Want to read more about pricing, selling, and the general business of crafts?  Here are two books with plenty of information on how to get started. 
What's new on the Arizona Gourds website? 
Gourds Southwest Gourd Techniques & Projects
       from Simple to Sophisticated
by Bonnie Gibson
 

*Be sure to visit all these different book pages to see some of the many other titles that are available. Click on each topic to see a variety of books about each subject.
Check out the new Glass Donuts on the Inlay Supplies page - these large glass donuts have foiled metallic accents and each one is different.  The would look really nice as an accent piece at the neck of a gourd.  You'll find inexpensive brass brushes on the Tools page - these and a little bit of solvent are great for cleaning carving burs.
Gourd Trivia If you've ever visited Tucson, you may have seen this statue of Father Kino.  Father Eusebio Kino was an explorer and a Spanish missionary; he established the beautiful San Xavier del Bac mission. (Below)  If you look closely at this statue, you'll notice that Father Kino has a prominent gourd canteen hanging from his saddle!
Note:  If your email address changes, just sign up again with your new address - no need to email me the change, as I purge non-working addresses monthly. Be sure to add bonniegibson@qwest.net to your "safe senders" list. 
Handmade for Profit!: Hundreds of Secrets to Success in Selling Arts and Crafts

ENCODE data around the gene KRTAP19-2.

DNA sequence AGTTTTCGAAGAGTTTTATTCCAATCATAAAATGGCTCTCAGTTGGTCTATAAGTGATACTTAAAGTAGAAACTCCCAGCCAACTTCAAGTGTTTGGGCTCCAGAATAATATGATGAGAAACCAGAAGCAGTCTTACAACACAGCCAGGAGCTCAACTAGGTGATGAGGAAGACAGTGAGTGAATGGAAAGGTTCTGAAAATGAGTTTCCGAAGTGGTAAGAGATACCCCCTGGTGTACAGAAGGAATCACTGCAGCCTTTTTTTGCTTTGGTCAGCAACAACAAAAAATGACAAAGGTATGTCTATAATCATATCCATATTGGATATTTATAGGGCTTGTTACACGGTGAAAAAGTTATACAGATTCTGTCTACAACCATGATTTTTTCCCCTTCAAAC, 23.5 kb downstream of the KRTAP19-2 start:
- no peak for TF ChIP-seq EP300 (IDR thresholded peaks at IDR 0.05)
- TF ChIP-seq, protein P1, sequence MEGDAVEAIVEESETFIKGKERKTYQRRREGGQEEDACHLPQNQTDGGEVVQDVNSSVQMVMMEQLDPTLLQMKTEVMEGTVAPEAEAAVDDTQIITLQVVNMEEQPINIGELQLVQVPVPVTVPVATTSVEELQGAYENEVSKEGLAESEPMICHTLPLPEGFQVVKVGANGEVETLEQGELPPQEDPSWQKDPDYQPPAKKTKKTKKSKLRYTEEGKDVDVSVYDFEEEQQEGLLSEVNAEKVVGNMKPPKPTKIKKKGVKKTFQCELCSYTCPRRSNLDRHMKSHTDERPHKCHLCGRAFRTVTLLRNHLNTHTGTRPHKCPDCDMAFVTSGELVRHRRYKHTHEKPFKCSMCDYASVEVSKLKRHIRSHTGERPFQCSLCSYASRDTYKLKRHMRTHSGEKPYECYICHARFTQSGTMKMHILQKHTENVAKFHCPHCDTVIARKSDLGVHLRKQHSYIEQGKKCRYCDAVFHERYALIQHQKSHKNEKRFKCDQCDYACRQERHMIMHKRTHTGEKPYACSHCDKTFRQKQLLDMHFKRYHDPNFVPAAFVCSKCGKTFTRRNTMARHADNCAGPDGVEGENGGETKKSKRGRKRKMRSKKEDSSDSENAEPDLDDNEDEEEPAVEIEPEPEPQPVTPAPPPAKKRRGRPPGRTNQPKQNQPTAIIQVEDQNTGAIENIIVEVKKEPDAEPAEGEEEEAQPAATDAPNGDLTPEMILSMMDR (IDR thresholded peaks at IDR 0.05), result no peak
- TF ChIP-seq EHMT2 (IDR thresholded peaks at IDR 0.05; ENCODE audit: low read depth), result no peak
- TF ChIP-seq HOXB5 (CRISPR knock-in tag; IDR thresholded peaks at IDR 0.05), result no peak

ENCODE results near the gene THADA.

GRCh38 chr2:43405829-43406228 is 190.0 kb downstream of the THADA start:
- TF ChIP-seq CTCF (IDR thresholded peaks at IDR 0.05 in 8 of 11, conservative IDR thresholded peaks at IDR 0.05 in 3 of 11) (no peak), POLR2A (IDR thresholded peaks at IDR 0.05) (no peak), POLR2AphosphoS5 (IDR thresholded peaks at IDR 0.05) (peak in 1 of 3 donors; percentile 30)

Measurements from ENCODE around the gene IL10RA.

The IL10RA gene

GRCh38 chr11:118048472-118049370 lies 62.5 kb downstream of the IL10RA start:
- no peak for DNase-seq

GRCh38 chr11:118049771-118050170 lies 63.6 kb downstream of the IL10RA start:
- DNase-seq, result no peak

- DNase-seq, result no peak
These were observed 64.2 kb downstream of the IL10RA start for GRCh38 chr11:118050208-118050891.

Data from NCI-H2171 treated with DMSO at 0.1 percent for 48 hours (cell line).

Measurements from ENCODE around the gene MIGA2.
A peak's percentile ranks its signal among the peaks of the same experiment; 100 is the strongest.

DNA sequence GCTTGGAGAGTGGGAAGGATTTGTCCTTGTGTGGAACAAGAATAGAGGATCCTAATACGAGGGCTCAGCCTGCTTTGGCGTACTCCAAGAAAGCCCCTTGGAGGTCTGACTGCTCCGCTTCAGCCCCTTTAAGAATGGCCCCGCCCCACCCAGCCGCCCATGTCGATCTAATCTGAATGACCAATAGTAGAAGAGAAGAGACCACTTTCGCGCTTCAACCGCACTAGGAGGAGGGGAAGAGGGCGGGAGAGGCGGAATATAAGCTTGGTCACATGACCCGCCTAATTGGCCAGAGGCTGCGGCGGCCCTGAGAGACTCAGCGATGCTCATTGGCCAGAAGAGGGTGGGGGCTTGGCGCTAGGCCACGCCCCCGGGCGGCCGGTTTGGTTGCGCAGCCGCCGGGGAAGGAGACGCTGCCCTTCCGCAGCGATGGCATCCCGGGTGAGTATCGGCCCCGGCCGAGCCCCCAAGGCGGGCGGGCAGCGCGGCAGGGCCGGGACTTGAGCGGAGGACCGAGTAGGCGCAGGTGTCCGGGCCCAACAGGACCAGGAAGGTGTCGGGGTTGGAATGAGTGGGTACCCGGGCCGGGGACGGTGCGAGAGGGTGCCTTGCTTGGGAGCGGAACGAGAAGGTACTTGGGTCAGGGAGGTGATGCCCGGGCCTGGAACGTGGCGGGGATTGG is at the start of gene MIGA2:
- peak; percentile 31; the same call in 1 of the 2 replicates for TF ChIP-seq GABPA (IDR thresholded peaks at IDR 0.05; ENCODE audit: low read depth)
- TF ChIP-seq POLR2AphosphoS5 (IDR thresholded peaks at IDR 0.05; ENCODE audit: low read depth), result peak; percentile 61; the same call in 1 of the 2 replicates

Tip of the Month - Portable Power

This month our tip comes from Darienne McAuley of Canada.  Darienne travels to places where an electrical outlet is not always handy.  She uses a "Power Pack" as portable power for her gourding tools.  She purchased hers from Canadian Tire; in the USA you can get one at discount or hardware stores. 

A Powerpack is a rechargeable battery pack which you charge on regular household electrical current, and then can take out into the ‘field’ to provide power for whatever you want to do.  Make certain that the one you buy has a built in inverter (they also come with no built in inverter and then you have to buy a separate inverter) which converts the DC current to AC…so that you can plug in something.  They come in a variety of sizes.  For instance, you can get one with 1200 watts…or 300 watts.  Darienne's is about 600 or 700 watts.